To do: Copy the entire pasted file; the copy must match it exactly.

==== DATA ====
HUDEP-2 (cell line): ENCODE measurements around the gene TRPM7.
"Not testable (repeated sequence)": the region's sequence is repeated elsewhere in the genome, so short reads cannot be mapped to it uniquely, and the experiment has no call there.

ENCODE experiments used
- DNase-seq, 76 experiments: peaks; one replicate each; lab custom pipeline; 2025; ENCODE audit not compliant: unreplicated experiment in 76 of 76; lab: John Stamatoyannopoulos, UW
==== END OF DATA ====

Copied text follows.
HUDEP-2 (cell line): ENCODE measurements around the gene TRPM7.
"Not testable (repeated sequence)": the region's sequence is repeated elsewhere in the genome, so short reads cannot be mapped to it uniquely, and the experiment has no call there.

ENCODE experiments used
- DNase-seq, 76 experiments: peaks; one replicate each; lab custom pipeline; 2025; ENCODE audit not compliant: unreplicated experiment in 76 of 76; lab: John Stamatoyannopoulos, UW